Calgary Restaurant Trend: Smoking

An old method is used to enhance modern cocktails and food.


In the ever-evolving global food scene, the ancient craft of smoking food may be one of the only constants. From primitive use as a means of preserving meat and fish to modern-day presentations of glass-encased clouds of smoke surrounding a cocktail or a plate of food, the way Calgary restaurants work with the aftermath of smouldering wood chips has reached peak creativity these past couple of years.


photograph by jared sych

The old-fashioned at One18 Empire comes in a smoked glass.


Cocktail menus around town see their fair share of creative infusion. Sit at the bar at Alloy to watch the barkeeps torch planks of wood and cup the smoke with glassware. Over at One18 Empire, ordering an old-fashioned will have you deciding between five different types of wood — like walnut or hickory — to smoke the glass before you even settle on a bourbon to bring it all together. Cheers!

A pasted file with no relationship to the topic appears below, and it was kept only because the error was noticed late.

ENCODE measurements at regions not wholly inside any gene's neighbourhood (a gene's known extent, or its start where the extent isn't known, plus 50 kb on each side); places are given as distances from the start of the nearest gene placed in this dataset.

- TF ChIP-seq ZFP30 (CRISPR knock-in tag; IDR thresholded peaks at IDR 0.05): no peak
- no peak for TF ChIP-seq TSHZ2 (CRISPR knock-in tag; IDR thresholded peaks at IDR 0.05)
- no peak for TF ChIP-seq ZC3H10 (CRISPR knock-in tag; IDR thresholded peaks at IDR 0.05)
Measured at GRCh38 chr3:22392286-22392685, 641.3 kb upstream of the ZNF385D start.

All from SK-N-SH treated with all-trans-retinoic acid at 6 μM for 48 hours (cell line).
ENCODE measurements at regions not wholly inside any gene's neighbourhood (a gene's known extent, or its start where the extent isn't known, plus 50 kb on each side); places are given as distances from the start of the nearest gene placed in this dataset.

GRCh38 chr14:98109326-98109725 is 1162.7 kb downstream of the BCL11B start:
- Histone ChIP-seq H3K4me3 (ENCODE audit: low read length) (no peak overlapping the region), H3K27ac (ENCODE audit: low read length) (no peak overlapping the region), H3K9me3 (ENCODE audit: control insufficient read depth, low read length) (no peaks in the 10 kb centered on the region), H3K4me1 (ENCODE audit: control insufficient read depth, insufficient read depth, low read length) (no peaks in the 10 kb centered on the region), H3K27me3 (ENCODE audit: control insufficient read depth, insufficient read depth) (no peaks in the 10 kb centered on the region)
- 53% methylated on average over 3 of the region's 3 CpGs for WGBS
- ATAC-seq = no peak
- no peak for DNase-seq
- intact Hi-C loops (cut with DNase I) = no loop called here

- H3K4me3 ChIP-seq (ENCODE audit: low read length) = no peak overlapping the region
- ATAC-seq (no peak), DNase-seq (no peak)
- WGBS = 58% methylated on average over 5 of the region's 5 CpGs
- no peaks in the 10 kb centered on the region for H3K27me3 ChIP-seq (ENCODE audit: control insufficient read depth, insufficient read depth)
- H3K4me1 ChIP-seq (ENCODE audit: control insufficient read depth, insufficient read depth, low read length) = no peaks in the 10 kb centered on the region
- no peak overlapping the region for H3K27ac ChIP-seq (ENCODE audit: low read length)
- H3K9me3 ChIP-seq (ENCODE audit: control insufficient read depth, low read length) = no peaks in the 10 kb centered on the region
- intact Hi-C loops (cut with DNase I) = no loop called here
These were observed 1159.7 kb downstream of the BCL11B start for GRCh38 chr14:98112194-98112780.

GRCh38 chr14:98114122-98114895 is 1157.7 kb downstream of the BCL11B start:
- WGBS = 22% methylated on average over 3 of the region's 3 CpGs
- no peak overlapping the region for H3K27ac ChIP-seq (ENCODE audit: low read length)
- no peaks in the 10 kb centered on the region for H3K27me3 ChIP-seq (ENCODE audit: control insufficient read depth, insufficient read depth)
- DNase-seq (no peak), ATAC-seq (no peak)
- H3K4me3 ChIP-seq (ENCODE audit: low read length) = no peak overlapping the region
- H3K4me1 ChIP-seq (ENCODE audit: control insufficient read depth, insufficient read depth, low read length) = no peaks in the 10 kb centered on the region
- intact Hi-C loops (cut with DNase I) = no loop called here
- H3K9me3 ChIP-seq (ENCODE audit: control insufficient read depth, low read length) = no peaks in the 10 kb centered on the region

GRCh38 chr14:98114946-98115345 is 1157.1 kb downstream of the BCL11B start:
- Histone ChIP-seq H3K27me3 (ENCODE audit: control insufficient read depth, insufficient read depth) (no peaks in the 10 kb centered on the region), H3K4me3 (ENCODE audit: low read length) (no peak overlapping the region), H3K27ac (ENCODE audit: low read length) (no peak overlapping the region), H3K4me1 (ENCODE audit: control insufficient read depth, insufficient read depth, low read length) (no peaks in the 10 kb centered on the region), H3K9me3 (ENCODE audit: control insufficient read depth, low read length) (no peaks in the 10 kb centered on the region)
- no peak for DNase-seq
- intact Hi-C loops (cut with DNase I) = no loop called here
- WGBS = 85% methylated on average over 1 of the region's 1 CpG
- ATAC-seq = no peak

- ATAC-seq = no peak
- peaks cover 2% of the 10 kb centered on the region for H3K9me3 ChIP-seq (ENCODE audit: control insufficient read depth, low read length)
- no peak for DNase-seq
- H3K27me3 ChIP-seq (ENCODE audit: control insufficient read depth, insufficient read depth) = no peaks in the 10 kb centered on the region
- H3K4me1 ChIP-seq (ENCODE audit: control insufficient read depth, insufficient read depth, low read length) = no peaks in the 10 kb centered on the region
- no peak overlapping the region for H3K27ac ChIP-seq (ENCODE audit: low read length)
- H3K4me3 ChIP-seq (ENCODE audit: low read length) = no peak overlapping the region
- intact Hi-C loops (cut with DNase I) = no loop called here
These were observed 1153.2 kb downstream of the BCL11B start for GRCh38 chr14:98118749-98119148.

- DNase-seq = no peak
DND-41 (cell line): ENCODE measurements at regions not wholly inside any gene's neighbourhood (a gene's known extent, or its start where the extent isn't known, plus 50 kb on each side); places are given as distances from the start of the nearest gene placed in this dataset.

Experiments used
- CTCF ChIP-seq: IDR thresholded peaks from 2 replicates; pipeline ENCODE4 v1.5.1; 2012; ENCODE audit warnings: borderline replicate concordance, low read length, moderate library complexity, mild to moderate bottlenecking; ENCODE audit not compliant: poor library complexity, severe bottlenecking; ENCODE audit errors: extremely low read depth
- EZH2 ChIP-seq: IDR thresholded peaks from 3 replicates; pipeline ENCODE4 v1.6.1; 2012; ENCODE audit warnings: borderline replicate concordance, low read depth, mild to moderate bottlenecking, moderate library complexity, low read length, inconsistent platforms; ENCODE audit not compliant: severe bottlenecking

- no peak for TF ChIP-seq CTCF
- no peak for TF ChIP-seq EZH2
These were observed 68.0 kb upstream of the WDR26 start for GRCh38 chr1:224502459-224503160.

photograph by jared sych

Briggs’ signature devilled eggs include smoked mushroom purée.


The technique of smoking can be surprisingly delicate when used for a quick cold smoke like you’ll see with The Derrick Gin Mill and Kitchen’s beef tartare. Longer processes lead to the robust and lingering flavours one finds after biting into a meaty pork rib end at Hayden Block, the Texas-barbecue hot spot. Non-meat ingredients are also enhanced by the billowing treatment, such as the mushroom purée found inside Briggs’ signature devilled eggs or the smoked red-lentil hummus at Deane House.

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